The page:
An Ecosystem for Movement

August 16, 2011 Leave a comment

The great Kevin Kelly recently wrote a post titled “Cities are Immortal, Companies Die.”  He states that

Both are types of networks, with different destinies. There are two basic network forms: organisms or ecosystems. Companies are like organisms, while cities are like ecosystems.

This is a phenomenally helpful distinction.  Our work here at IISC includes network building as well as leadership and organizational development, and we don’t find these to be mutually exclusive.

I am committed to helping my clients develop the best possible organizational structures – the forms that will allow them to do their best work in the world.  However, I am also keen on stating that my commitment to movement is always above my commitment to any organizational form.  I continually invite my clients to transcend organizational constraints.

The fact is that we need both, healthy organisms and a healthy ecosystem where these organisms can thrive.  The industrial mindset continues to shape the social sector, and it can be challenging to transcend our organizations – we tend to over-identify with them, and to compete rather than collaborate with natural allies, this can make for an unhealthy ecosystem.

Increasing complexity and the needs of our age, demand that we develop the capacity to work at both levels simultaneously.  Kelly explains that the difference between the development of an organism and an ecosystem is that the later evolves rather than grows.  He says that growth is always self-limiting, while evolution is unlimited.  If you’ve been reading this blog for a while, you know that we are fans of evolution here – the industrial age has taken us to the limits of growth for growth’s sake.  The time is now for a paradigm shift and an ecosystem for movement.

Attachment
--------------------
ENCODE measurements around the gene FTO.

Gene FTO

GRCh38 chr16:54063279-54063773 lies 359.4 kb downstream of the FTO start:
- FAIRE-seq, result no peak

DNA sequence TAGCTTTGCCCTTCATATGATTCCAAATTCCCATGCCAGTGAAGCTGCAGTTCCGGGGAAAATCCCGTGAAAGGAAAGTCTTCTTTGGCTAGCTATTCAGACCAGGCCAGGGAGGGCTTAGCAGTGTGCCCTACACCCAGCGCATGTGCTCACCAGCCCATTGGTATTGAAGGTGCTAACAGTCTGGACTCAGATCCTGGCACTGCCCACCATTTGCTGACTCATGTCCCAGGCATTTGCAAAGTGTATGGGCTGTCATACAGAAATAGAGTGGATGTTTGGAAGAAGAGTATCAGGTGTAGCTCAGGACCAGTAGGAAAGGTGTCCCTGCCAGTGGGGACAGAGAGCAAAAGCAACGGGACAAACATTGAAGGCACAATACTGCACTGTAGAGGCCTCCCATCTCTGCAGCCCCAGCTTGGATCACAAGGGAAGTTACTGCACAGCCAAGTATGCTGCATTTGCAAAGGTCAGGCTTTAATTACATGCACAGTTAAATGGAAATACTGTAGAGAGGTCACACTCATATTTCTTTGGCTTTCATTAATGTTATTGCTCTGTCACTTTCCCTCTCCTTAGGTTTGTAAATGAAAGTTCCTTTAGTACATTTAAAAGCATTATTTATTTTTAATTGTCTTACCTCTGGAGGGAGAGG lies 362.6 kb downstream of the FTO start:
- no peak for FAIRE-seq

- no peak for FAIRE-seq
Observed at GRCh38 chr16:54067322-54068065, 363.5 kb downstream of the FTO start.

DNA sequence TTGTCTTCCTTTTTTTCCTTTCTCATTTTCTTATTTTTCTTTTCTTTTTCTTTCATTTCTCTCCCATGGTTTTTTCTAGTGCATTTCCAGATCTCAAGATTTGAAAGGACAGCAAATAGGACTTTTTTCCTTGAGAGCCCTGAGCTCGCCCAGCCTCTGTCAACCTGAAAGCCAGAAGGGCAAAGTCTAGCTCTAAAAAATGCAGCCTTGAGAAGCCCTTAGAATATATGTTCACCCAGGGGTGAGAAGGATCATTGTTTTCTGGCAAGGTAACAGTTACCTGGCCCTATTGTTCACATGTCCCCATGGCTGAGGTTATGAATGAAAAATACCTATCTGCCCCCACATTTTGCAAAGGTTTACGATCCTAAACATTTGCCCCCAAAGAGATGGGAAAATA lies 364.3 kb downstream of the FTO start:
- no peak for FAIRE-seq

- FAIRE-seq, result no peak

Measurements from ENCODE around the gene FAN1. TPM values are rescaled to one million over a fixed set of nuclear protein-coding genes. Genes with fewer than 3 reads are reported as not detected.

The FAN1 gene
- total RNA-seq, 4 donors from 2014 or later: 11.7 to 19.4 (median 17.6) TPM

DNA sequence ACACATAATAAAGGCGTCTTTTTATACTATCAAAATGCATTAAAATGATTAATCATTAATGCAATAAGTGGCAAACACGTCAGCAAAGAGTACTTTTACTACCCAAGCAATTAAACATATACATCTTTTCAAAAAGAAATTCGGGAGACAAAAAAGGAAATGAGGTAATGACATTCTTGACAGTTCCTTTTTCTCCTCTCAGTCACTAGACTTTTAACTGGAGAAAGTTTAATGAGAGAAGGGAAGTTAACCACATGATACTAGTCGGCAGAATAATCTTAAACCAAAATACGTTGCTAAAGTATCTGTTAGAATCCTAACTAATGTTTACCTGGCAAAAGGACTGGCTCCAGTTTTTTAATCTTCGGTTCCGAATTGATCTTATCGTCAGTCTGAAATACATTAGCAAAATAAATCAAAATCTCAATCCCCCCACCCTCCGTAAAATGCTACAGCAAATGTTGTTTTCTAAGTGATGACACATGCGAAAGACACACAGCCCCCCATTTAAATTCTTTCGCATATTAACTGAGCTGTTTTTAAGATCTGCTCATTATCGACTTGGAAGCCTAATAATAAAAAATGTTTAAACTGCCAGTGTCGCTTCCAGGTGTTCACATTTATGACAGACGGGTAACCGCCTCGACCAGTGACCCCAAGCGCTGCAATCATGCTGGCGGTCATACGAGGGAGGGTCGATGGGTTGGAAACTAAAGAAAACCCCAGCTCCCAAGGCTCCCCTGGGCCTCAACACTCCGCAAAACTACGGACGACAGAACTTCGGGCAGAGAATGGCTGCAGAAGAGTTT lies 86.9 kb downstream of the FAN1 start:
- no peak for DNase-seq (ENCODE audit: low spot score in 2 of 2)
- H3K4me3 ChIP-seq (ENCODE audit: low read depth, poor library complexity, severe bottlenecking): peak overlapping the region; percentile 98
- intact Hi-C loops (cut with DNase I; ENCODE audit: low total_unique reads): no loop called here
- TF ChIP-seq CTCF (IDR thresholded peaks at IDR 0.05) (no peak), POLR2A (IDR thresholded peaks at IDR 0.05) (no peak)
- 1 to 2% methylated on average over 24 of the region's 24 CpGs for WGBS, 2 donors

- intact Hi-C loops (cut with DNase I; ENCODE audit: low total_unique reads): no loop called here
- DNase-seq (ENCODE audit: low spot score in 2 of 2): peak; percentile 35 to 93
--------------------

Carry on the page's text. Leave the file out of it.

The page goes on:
No Comments

  • Curtis says:

    I think that is a helpful distinction, Gibran, and also an invitation to consider what systems of greater or lesser complexity give us.

  • Jodie Tonita says:

    “Getting people and organizations in sync is the project of our times.” Seth Godin

  • Curtis says:

    “Getting people and organizations in sync and in symbiotic relationship with the rest of Life is the project of our times.” Curtis Ogden

  • One thing that is obvious but wonderful is that personal relationships start out as organizational relationships but then if nurtured quickly transcend the organization and create amazing evolution possibilities. I have seen it again and again. I love some of the missions we have collaborated on but I love the people at the center of them the most and want more of the great ones in new forms.

  • Cynthia Silva Parker says:

    Yes, David. Organizations, campaigns and initiatives are great excuses to get to know and love people who share our commitment to doing good in the world!

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